While the proposed constitution says it ‘provides new emphasis on diversity, inclusion and gender equity,’ the current draft doesn’t include a non-discrimination policy.
‘Where are the protections for LGBTQ+ students? For women? For students of color?’ Human Rights Campaign (HRC) Interim President Joni Madison asked in a tweet.
On Friday, HRC and Athlete Ally announced that it had sent an open letter to NCAA President Mark Emmert with two specific demands. The letter, which was signed by Madison and Athlete Ally Founder and Executive Director Hudson Taylor, called on the NCAA to revise its constitution to include ‘non-discrimination protections for all athletes including on the basis of age, color, disability, sex, gender identity, sexual orientation, national origin, race, religion, and creed.’
The current NCAA constitution – in force since August 2021 – includes a non-discrimination section with similar language. In fact, the NCAA first adopted a non-discrimination policy in January 1993 and it has been included in the organization’s governing document ever since.
The HRC/Athlete Ally letter also demands that the NCAA protect transgender student-athletes by ‘adopting a policy of refusing to hold championships in states with laws that discriminate against LGBTQ+ people, including and especially transgender athletes.’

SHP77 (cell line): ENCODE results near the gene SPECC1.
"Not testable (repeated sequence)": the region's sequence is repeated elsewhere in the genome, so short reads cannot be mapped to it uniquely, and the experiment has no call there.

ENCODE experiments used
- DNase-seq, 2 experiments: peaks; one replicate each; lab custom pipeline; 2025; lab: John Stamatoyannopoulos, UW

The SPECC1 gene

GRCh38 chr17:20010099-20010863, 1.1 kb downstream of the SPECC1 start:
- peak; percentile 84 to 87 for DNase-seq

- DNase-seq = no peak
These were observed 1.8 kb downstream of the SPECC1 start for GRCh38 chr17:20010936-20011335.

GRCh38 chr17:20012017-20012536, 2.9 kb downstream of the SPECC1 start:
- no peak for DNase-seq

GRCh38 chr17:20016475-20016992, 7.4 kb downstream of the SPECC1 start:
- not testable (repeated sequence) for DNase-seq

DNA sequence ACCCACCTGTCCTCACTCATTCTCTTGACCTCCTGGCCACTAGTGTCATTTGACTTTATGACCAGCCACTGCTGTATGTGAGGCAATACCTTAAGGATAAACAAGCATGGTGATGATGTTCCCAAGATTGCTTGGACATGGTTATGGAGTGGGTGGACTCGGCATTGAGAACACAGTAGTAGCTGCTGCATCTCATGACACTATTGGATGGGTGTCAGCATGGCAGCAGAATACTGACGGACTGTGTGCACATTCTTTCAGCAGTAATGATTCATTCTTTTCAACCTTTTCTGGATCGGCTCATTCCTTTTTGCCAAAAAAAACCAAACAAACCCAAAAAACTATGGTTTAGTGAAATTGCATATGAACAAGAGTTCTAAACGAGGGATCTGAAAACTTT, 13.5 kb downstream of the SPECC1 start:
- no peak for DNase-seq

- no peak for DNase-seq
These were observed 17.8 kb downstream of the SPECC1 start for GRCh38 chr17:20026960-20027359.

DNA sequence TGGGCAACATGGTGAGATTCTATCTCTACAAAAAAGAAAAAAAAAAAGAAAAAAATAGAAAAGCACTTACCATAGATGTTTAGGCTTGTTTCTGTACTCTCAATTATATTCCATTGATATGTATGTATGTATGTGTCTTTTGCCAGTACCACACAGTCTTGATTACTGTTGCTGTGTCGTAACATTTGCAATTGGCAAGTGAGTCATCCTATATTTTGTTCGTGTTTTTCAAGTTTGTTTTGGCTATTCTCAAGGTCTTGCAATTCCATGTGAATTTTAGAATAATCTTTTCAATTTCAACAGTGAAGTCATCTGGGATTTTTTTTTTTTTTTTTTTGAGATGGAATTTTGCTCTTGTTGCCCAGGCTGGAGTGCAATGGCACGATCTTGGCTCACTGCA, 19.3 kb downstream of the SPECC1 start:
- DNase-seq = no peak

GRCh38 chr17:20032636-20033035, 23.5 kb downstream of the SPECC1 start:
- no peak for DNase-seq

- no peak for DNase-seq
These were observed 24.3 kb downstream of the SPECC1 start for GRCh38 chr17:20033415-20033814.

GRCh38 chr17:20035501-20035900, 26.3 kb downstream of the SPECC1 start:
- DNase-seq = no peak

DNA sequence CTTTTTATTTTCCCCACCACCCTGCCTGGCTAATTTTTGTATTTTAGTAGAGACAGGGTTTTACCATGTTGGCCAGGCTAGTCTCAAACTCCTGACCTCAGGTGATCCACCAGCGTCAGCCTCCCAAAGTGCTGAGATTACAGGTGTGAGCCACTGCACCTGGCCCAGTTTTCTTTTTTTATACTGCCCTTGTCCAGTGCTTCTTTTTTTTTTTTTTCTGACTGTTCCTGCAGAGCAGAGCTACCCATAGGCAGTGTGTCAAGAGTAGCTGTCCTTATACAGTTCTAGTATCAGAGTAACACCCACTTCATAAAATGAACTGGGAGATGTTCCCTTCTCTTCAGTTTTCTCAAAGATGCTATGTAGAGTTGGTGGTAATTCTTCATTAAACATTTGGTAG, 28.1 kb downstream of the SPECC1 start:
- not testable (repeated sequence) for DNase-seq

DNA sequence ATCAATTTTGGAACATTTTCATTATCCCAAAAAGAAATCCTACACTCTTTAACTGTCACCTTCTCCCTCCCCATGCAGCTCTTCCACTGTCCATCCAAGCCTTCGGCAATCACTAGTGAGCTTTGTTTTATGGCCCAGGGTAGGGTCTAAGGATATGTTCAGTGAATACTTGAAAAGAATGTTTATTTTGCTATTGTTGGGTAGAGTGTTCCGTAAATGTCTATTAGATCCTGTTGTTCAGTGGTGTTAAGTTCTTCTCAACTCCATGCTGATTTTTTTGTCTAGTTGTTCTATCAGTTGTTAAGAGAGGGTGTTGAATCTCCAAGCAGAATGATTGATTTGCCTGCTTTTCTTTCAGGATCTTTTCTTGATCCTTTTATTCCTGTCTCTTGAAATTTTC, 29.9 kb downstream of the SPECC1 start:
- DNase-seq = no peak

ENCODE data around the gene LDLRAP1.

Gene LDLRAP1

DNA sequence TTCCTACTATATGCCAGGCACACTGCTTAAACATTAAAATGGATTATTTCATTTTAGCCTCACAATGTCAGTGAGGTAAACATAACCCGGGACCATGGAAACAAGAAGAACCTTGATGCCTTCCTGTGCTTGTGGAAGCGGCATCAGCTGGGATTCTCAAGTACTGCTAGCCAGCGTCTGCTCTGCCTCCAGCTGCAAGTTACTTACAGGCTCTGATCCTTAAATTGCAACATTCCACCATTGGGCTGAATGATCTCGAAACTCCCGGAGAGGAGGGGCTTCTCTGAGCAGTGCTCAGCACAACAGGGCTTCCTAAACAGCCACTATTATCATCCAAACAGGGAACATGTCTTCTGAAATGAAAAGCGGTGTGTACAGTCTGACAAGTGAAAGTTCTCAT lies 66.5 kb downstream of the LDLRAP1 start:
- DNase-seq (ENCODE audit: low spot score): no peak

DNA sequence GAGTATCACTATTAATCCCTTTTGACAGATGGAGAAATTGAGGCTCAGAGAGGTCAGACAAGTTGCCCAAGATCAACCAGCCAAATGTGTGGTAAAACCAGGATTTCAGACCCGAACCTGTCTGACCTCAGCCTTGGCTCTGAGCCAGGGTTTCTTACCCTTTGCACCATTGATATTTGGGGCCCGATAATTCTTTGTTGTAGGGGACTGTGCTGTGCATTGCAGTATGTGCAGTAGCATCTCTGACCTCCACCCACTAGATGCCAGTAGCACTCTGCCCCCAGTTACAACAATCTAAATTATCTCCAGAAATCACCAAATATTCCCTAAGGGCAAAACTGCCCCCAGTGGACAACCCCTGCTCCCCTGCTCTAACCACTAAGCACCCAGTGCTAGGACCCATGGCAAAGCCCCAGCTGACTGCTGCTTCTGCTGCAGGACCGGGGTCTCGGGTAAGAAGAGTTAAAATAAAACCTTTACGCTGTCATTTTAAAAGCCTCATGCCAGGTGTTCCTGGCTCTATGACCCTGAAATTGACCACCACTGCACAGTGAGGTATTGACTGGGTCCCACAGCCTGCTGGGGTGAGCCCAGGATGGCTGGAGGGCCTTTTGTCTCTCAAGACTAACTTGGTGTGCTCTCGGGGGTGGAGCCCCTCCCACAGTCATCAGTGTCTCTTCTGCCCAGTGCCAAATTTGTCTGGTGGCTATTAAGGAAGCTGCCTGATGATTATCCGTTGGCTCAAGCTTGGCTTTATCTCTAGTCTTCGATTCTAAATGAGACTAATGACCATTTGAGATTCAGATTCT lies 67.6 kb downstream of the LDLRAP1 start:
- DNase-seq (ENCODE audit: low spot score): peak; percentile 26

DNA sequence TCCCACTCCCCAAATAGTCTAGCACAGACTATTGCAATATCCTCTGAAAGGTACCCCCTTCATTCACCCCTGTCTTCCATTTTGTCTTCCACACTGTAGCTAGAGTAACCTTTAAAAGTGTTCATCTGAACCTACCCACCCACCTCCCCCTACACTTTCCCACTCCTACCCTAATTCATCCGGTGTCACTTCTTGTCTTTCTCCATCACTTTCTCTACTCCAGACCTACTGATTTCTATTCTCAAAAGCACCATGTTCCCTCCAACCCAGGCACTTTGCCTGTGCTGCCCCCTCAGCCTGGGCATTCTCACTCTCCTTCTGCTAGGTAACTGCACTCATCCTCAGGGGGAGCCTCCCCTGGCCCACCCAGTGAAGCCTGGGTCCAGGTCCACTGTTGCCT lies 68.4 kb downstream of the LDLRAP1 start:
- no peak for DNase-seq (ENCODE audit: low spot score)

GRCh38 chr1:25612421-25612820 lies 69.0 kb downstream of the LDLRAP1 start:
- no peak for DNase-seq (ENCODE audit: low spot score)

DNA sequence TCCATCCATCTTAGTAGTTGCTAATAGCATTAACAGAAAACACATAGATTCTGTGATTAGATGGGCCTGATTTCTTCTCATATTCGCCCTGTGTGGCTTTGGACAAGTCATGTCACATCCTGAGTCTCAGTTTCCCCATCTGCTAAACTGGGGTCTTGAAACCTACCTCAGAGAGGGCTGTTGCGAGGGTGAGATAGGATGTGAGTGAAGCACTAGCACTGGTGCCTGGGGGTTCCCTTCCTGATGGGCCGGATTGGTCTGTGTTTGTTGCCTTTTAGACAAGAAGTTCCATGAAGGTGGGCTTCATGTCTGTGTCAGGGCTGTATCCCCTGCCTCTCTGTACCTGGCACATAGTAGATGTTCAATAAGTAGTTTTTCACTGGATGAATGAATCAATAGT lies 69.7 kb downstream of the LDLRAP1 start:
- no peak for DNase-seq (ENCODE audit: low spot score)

In 2016, the NCAA pulled championships from host sites in North Carolina after the state passed a discriminatory ‘bathroom bill.’
But the organization has not taken similar steps in response to a deluge of anti-transgender sports legislation. Ten U.S. states currently have anti-transgender sports bans, either through legislation or executive order: Alabama, Arkansas, Florida, Idaho, Mississippi, Montana, Tennessee, Texas, West Virginia, and South Dakota. The NCAA currently has upcoming championships planned in five of those states (Alabama, Arkansas, Florida, Tennessee, and Texas).
The proposed constitution will be discussed by NCAA members at a virtual convention next week. The constitution committee is then expected to provide its final recommendations to the NCAA’s Board of Governors by December 15. The final constitution will be voted on at the upcoming NCAA Convention in January 2022.”
In 2021, during the worst anti-transgender state legislative session on record, the Human Rights Campaign, Athlete Ally, and others called on the NCAA to step up their leadership like the organization has done in previous anti-equality state legislative fights. The NCAA responded by publicly expressing opposition to anti-transgender laws and reaffirmed its commitment to their principle of awarding championship host sites to locations that were “safe, healthy, and free from discrimination.” Yet, after their statement, the NCAA violated its own principle by announcing softball tournaments at schools in Alabama, Arkansas and Tennessee, all states that passed anti-transgender legislation this year.
The full text of the Human Rights Campaign and Athlete Ally’s letter to the NCAA can be read here.